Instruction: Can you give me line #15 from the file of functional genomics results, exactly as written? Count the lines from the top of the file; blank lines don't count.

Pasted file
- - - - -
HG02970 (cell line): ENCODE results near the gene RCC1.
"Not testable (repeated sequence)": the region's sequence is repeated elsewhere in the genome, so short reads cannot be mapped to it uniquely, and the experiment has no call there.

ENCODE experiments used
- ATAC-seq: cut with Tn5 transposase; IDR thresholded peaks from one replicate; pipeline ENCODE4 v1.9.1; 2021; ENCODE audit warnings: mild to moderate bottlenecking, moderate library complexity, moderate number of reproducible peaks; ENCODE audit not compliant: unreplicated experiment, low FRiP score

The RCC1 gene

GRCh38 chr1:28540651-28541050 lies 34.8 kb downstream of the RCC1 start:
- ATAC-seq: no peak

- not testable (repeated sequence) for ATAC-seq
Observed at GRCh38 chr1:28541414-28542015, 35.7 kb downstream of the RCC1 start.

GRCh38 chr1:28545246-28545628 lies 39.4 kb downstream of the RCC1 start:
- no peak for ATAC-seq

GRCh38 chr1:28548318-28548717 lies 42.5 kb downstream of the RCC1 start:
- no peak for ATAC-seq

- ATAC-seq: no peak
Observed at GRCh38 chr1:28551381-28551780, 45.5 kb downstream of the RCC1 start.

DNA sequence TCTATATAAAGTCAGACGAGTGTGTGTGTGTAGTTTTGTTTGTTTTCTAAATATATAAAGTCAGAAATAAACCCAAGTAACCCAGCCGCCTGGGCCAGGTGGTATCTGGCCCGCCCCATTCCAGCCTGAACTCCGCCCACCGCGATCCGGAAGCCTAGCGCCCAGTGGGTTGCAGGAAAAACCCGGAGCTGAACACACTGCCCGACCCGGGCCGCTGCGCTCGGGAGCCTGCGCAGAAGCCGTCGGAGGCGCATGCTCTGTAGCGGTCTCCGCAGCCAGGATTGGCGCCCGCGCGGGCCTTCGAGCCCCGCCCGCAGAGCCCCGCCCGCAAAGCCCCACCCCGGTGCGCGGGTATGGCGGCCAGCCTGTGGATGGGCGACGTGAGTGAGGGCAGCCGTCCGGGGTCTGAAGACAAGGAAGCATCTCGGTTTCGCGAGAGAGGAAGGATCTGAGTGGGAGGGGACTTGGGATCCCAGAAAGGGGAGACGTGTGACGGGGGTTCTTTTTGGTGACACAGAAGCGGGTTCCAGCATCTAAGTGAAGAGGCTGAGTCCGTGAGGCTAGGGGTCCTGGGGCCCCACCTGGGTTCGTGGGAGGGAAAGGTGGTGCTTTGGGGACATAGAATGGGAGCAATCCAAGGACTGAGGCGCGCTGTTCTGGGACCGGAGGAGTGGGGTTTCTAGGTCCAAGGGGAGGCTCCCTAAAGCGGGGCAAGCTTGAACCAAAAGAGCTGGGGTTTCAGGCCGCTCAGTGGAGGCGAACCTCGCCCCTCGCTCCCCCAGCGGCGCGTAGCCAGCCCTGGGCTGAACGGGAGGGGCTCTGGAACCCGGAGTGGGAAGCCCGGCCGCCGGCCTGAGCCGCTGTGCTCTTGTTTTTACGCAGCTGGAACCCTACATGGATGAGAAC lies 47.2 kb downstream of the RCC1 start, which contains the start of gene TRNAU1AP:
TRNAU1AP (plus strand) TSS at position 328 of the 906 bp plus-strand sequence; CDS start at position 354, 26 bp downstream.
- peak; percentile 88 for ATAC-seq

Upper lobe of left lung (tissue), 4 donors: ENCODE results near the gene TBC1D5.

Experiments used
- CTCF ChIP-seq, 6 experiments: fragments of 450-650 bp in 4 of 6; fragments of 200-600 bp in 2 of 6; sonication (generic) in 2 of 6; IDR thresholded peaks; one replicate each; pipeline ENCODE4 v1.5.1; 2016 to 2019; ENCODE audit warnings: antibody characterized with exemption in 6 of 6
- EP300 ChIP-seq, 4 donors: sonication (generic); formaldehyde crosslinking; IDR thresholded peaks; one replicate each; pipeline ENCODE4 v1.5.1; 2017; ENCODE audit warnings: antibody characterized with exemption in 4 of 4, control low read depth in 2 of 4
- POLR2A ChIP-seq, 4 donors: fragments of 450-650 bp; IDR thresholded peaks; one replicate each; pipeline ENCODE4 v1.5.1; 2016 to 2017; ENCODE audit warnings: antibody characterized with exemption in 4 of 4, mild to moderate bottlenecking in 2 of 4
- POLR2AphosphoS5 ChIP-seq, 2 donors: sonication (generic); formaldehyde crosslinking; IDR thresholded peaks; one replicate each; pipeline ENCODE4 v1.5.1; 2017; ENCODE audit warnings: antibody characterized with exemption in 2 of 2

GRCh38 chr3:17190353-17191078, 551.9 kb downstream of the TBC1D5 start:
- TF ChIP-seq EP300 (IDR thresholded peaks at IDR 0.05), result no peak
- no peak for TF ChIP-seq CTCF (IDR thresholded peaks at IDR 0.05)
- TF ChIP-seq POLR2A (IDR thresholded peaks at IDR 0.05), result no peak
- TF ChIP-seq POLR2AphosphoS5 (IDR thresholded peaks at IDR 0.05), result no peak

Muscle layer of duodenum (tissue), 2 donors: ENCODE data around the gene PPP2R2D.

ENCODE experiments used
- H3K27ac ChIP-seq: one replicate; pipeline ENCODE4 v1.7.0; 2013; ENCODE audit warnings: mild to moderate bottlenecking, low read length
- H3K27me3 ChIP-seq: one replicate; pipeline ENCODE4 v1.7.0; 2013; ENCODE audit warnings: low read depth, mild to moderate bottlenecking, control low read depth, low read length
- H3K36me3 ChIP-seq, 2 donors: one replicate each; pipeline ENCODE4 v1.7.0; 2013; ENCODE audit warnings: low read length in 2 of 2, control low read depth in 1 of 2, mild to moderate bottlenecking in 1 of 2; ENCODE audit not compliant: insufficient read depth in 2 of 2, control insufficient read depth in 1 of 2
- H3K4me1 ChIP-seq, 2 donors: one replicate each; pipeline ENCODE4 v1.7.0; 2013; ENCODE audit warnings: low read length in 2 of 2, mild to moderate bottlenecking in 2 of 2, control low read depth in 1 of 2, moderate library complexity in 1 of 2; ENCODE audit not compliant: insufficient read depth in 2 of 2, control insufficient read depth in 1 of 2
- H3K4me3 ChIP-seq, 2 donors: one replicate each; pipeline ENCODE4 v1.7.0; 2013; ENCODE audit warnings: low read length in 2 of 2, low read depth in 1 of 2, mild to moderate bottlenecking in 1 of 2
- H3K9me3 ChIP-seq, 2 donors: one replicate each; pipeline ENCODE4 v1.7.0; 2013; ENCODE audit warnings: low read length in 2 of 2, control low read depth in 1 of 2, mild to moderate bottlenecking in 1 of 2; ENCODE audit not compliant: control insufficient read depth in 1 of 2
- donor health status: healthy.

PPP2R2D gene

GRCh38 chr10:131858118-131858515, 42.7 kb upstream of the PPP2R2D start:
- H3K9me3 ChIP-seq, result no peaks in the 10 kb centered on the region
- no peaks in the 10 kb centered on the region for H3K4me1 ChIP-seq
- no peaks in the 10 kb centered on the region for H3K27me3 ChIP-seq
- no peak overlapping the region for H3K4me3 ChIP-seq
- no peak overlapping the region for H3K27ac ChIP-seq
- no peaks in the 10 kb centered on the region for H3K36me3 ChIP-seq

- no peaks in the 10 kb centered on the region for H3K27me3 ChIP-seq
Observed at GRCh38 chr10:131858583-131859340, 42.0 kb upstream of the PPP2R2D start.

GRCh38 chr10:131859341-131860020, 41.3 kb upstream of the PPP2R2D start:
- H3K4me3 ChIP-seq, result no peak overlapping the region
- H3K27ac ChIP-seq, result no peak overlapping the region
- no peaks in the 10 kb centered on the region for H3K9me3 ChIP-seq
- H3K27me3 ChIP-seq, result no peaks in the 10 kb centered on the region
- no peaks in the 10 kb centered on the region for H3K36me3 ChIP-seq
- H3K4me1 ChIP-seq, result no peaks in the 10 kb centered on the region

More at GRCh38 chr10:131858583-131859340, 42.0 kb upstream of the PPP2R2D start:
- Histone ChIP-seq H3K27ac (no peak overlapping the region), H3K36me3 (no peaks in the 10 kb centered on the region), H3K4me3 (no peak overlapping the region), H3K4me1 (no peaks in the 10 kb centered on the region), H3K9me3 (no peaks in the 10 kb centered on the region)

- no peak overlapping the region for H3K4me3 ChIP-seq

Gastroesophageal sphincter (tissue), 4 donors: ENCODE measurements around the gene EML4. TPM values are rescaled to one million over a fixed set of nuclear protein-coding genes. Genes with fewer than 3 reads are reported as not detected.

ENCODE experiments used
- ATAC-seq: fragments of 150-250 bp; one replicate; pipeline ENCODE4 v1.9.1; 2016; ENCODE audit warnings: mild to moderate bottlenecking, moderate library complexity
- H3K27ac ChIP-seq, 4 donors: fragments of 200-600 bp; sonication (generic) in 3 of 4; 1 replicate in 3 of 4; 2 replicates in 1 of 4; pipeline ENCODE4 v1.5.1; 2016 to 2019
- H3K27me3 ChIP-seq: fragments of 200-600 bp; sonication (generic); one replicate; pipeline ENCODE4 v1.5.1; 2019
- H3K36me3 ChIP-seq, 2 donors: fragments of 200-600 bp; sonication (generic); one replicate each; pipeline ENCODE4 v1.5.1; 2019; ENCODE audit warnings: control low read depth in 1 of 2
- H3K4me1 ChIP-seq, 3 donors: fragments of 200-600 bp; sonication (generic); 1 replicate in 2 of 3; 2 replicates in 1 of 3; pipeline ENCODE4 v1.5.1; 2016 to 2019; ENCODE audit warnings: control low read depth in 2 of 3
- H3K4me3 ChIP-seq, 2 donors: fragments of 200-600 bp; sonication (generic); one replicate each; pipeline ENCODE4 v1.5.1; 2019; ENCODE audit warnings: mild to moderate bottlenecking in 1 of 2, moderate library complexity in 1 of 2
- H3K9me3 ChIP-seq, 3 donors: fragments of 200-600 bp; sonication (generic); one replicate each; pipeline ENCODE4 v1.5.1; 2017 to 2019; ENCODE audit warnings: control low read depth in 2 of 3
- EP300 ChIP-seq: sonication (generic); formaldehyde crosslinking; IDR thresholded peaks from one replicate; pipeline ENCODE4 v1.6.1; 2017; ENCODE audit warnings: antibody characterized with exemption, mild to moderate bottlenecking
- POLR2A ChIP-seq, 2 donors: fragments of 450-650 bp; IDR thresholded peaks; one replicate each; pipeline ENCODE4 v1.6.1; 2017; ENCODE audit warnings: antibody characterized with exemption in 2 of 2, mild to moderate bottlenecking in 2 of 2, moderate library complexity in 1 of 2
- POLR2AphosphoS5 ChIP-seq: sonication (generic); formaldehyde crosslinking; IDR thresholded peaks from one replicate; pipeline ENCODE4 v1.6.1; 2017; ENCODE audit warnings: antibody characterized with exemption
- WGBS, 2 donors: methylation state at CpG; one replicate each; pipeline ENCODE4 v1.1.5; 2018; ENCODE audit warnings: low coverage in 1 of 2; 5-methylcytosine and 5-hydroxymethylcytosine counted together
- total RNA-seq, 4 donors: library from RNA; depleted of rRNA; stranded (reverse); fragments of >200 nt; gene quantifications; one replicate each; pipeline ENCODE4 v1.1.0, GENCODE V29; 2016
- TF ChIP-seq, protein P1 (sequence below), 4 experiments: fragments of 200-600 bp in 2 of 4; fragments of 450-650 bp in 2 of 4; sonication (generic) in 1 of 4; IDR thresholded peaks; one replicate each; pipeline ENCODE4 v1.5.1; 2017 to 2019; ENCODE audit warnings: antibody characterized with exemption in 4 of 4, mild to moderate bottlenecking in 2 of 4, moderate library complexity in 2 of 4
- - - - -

Observed at GRCh38 chr1:28551381-28551780, 45.5 kb downstream of the RCC1 start.